Ministerial directives and transaction restrictions
Under Part 1.1 of the Proceeds of Crime (Money Laundering) and Terrorist Financing Act (PCMLTFA), which came into force on June 19, 2014, the Minister of Finance may:
- Issue directives that require reporting entities to apply countermeasures to transactions coming from or going to designated foreign jurisdictions or entities; and
- Recommend the introduction of regulations to restrict reporting entities from entering into a financial transaction coming from or going to designated foreign jurisdictions or entities.
These authorities allow the Minister of Finance to take steps to protect Canada’s financial system from foreign jurisdictions and foreign entities that are considered to present high risks for facilitating money laundering and terrorist financing.
The directive will be issued by the Minister of Finance. However, FINTRAC will inform reporting entities that a directive has been issued. Each directive will be added below and will include an outline of countermeasures that are limited to the same activities for which reporting entities already have obligations. The countermeasures will enhance or add to these obligations.
Directives will specify the date they come into force and will remain in force until officially revoked, suspended or amended.
Directives will be reviewed at least every three years from the day they take effect.
Directives in force:
- July 25, 2020: Islamic Republic of Iran Updated October 23, 2023
- December 9, 2017: Democratic People’s Republic of Korea (DPRK)
The authority to recommend new regulations to restrict certain transactions is intended to be used in the most serious of cases. The Minister of Finance must consult the Minister of Foreign Affairs before recommending regulations to the Governor-in-Council. These regulations will be published in the Canada Gazette and will be prepared on a case-by-case basis.
Compliance with ministerial directives and transaction restrictions
FINTRAC will monitor and assess compliance with directives.
To assess compliance, the PCMLTFA gives FINTRAC the authority to examine the records and inquire into the business and affairs of any entity covered under the Act. When FINTRAC carries out compliance activities, such as on-site or desk-based examinations, to review how reporting entities are complying with their obligations as per the PCMLTFA, FINTRAC may now include compliance with directives as an area of review.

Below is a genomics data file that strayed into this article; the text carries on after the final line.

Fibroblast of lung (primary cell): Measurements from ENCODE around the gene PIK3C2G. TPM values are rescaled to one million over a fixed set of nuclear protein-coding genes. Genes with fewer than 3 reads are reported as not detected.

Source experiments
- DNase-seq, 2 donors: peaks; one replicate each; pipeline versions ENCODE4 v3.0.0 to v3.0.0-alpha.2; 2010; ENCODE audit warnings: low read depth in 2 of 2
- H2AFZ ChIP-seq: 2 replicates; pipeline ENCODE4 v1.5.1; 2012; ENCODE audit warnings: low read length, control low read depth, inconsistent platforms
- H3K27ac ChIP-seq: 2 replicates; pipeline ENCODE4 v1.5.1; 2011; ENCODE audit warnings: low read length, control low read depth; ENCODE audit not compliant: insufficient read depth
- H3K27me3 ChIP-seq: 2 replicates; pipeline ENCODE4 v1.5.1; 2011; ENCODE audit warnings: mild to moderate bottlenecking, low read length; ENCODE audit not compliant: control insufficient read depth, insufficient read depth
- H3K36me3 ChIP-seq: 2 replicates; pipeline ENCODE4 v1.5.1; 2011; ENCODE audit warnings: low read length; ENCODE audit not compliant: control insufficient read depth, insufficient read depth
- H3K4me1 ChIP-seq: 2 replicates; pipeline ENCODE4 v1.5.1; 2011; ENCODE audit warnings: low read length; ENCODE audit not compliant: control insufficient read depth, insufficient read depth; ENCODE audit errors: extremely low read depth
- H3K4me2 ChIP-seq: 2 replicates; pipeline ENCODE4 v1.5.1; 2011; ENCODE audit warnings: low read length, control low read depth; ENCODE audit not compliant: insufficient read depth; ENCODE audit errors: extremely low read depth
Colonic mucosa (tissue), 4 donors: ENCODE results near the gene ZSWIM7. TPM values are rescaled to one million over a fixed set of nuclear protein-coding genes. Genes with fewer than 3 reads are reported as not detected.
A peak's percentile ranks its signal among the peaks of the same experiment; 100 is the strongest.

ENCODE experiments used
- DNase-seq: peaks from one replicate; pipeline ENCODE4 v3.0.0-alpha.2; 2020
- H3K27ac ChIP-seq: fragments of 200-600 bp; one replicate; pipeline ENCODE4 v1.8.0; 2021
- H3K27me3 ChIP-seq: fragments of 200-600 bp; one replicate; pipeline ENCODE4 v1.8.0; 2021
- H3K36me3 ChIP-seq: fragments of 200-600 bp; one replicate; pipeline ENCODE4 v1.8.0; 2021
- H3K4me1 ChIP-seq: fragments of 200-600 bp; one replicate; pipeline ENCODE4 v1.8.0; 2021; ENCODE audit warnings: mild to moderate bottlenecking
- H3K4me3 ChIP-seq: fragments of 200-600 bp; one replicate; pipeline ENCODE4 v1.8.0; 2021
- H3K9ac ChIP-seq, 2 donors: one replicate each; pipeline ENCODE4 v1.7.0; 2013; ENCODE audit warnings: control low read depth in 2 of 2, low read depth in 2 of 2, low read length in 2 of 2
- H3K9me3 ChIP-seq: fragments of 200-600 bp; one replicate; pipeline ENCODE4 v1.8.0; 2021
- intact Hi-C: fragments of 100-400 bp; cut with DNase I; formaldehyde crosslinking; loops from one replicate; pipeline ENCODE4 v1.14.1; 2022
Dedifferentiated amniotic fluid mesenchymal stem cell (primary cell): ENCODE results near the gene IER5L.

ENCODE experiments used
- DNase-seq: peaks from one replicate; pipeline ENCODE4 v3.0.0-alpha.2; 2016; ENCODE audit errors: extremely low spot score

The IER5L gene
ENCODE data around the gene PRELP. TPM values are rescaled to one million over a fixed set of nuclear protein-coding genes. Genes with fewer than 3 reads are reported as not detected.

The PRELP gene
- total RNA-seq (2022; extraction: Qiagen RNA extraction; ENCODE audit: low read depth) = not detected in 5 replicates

FINTRAC can issue administrative monetary penalties to address instances of non-compliance, and may also disclose cases of non-compliance to law enforcement when there is extensive non-compliance or little expectation of immediate or future compliance.
The existing administrative monetary penalties regime will be extended to all directives, and failure to comply with a directive could result in a penalty. Penalties applicable to a breach of a directive would be set out in the Proceeds of Crime (Money Laundering) and Terrorist Financing Administrative Monetary Penalties Regulations.
Every person or entity that is found not to be in compliance with the measures included in a directive, as well as any reporting requirements included in a directive is guilty of an offence and liable:
- on summary conviction, to a fine of not more than $250,000 or to imprisonment for a term of not more than two years less a day, or to both; or
- on conviction on indictment, to a fine of not more than $500,000 or to imprisonment for a term of not more than five years, or to both.
Both criminal and administrative monetary penalties cannot be pursued against the same instances of non-compliance.
Guidance on ministerial directives
The Department of Finance has published guidance on Part 1.1 of the Proceeds of Crime (Money Laundering) and Terrorist Financing Act on its website.
- Date Modified: